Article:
When considering flower options, there are several factors to weigh. Ideally, the blooms should suit your wedding style, color scheme, and budget. Regarding flower longevity, take into account these elements: 

  • season of your wedding
  • outdoor climate
  • sun exposure
  • indoor versus outdoor event
  • expected photo session length
  • time gap between your ceremony and reception

If your wedding is slated for summer, consider heat-resistant flowers, such as dahlias, calla lilies, carnations, orchids, birds-of-paradise, zinnias, lavender, anthurium, freesias, and sunflowers. Other hardy candidates are chrysanthemums, Peruvian lilies, daisies, poms, and protea. For a visual point of reference, see these photos. 

Conversely, flowers to avoid are hydrangeas, peonies, roses, tulips, daffodils, and anemones. Their tender petals can't tolerate direct sunlight and high heat. If these varieties have special meaning for you and your honey, use them in water-fed centerpieces rather than bouquets. 

If you don't have preferences, ask what varieties are in season during your wedding month. The florist can also make suggestions for coordinating the blooms featured in your boutonnières, bridesmaid bouquets, and centerpieces.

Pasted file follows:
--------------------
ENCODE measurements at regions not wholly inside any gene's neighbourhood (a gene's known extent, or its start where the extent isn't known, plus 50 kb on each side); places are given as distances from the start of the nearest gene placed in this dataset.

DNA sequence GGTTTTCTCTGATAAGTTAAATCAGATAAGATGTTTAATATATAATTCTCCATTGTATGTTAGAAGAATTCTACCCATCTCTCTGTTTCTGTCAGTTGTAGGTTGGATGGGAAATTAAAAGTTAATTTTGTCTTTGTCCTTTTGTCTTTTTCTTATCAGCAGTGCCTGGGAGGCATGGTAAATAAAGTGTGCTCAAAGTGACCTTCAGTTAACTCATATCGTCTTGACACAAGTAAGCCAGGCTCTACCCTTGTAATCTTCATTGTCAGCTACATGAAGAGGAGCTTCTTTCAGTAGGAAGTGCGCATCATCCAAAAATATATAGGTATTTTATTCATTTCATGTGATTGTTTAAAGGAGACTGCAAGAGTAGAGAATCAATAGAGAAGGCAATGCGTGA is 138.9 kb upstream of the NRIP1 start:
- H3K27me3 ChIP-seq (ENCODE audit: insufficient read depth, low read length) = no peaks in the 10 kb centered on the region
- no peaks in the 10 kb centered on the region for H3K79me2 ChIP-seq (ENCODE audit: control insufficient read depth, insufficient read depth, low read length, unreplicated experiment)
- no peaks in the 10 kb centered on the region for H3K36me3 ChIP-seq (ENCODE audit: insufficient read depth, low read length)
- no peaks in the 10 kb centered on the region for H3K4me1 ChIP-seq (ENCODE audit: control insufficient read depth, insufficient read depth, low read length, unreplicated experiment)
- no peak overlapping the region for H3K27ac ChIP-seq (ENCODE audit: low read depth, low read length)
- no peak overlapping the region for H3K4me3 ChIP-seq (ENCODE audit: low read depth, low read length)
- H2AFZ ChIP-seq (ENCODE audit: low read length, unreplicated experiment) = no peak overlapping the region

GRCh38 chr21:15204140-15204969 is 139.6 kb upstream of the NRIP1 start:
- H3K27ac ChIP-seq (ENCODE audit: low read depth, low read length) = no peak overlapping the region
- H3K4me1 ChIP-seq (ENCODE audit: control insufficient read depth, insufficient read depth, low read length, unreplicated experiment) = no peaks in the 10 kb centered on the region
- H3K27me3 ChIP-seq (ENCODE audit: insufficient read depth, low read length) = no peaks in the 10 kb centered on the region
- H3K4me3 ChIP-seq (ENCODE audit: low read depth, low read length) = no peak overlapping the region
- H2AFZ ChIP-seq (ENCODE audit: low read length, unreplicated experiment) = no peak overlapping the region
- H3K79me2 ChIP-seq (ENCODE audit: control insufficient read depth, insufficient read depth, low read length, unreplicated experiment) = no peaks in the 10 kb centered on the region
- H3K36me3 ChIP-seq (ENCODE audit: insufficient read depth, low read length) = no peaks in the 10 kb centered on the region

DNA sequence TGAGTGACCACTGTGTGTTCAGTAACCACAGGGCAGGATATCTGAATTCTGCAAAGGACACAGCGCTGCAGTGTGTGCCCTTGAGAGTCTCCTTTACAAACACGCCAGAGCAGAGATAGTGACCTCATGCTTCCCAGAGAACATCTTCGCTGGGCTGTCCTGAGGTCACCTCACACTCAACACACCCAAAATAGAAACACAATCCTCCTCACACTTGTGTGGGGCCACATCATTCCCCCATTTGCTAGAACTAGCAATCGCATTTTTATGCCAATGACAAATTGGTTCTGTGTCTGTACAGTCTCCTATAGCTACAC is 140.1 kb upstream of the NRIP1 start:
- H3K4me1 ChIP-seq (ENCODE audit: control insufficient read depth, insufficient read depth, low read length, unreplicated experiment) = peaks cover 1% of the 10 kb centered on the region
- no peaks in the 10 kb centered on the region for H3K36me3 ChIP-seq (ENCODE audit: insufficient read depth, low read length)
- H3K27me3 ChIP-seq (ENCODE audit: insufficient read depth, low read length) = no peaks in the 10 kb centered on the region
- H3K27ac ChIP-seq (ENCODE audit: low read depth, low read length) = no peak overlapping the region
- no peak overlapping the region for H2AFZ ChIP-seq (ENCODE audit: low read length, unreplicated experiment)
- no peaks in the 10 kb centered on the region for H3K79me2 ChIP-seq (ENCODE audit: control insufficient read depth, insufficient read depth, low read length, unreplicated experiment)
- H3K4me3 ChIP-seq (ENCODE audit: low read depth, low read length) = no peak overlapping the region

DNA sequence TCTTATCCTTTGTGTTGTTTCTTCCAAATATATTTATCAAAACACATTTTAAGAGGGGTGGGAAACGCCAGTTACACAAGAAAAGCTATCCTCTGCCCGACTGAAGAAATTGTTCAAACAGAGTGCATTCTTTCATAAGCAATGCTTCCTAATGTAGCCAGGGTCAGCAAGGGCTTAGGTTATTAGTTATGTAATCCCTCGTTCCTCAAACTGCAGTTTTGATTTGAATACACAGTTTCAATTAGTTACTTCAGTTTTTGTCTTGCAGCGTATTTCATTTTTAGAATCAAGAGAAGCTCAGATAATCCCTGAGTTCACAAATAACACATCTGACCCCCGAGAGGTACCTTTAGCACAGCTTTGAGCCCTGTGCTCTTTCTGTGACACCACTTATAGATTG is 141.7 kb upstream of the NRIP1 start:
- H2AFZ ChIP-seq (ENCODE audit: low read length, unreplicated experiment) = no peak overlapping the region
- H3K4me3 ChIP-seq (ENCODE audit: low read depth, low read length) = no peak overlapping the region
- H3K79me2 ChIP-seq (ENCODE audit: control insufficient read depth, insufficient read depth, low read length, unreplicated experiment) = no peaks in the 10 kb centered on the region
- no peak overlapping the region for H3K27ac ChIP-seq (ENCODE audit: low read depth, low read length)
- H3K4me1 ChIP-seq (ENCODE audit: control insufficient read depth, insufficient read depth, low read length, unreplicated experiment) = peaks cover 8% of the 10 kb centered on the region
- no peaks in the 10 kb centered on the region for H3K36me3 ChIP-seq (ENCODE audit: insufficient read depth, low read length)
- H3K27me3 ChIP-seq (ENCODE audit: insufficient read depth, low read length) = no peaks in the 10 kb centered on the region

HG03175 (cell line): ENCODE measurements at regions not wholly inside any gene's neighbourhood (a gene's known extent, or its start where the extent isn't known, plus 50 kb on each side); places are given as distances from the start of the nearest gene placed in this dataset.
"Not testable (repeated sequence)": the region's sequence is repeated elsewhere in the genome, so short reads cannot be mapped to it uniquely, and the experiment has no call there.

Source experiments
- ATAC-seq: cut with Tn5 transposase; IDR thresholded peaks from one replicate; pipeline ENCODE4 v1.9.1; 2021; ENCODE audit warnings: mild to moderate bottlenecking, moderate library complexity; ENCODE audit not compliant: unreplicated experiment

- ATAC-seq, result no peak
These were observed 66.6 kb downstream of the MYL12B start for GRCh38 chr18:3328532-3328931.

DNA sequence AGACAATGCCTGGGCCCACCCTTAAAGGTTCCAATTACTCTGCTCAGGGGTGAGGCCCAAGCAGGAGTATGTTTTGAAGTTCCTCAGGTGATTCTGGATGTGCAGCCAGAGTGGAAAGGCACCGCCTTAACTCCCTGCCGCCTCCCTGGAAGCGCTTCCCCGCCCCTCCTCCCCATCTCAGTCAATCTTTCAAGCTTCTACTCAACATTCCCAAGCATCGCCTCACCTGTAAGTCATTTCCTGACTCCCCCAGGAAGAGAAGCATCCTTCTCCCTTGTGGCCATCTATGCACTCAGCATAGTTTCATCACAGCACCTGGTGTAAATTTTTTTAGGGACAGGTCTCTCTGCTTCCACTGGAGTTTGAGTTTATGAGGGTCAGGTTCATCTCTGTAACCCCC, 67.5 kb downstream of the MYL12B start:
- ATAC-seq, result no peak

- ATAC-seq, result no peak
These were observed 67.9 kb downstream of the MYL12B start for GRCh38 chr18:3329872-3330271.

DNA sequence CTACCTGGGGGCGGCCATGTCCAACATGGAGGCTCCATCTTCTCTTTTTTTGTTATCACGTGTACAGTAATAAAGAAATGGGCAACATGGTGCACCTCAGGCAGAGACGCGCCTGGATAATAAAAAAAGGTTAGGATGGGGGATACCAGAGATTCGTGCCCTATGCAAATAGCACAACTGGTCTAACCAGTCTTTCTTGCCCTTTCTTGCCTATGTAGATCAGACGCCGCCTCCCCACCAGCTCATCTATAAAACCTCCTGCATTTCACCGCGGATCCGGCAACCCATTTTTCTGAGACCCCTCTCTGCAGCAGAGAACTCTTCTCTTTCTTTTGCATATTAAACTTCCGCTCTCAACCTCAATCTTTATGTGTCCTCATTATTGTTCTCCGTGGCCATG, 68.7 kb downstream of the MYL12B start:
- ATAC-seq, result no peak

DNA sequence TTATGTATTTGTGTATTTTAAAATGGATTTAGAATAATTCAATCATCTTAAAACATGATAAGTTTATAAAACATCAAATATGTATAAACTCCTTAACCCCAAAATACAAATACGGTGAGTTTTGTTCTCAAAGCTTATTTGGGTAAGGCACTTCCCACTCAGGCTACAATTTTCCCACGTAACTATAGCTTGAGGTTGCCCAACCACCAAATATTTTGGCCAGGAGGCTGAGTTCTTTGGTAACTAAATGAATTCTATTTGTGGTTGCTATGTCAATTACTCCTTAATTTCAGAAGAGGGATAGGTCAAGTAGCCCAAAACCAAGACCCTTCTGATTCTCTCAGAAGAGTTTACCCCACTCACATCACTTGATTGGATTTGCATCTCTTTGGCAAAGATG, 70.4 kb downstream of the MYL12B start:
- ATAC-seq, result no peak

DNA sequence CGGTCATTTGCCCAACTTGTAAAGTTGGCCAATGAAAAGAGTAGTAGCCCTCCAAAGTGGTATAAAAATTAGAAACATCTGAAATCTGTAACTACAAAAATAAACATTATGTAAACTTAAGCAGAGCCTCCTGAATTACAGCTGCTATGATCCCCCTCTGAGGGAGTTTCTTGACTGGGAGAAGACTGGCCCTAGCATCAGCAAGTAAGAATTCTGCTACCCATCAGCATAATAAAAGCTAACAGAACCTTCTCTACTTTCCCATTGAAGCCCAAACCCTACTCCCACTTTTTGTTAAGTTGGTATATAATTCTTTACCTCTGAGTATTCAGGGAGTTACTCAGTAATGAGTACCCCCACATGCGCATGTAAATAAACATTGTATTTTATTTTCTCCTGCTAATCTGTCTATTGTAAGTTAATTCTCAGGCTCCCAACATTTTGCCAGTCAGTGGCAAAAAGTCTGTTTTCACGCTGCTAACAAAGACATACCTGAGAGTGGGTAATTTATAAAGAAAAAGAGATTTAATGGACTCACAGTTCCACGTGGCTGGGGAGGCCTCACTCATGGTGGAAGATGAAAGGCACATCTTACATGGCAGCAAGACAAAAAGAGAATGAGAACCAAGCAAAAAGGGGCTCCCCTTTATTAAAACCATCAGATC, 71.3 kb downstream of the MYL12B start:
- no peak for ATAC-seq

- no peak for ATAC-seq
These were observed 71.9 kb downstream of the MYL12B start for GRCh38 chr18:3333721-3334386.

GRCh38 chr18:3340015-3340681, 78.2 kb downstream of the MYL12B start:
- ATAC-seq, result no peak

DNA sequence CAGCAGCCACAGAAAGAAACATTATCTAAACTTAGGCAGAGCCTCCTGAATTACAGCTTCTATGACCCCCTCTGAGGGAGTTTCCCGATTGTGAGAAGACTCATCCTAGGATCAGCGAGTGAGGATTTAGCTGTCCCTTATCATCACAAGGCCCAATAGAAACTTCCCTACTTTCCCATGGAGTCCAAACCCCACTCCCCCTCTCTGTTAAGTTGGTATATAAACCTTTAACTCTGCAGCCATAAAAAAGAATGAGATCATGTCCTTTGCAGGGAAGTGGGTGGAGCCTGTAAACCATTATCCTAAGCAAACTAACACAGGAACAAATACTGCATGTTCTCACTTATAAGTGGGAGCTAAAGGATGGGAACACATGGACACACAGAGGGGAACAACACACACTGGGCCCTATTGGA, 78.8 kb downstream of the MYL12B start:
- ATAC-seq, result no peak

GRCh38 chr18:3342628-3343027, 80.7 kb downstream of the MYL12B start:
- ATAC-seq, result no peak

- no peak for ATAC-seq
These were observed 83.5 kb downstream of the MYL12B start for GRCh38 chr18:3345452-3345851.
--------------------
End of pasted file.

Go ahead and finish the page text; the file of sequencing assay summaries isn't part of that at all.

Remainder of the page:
Where do you source your flowers?

Knowing how a florist procures their stock is important since it impacts flower availability, freshness, quality, and cost. 

Retail florists have four options for obtaining cut flowers. Most florists buy their stock from local wholesalers and growers. Others attend flower auctions, and a minority of florists grow their own. 

If your florist relies on local growers and you want out-of-season flowers, they may not be available. In that case, the designer can import them from international auctions and markets, the largest being in the Netherlands, Holland, Canada, Dubai, and Japan. 

Imported flowers are less fresh than those grown locally. Once flowers are cut, they immediately start deteriorating. When blooms travel long distances in airplanes, their lifespan shortens by one to two days. Part of the reason is that cargo holds aren't always cool. 

Florists who obtain stock from local markets hand-pick the choicest blooms. Such professionals are typically early risers, waking up around 4 am. Prompt arrival ensures access to the highest quality flowers. 

Another factor affecting bloom quality is market transport. When florists obtain their flowers locally, they can choose to haul them in refrigerated vans. So, along with asking about flower source, find out how they're transported. 

Many florists import out-of-season and tropical flowers from South America, Ecuador, Colombia, and South Africa, where the climates are warm year-round. However, you'll pay more for such choices. 

Once you've decided what to order, ask the designer if they can do a "mockup," a customized sample. You can request a mockup of a bouquet, centerpiece, or any other floral element of your wedding.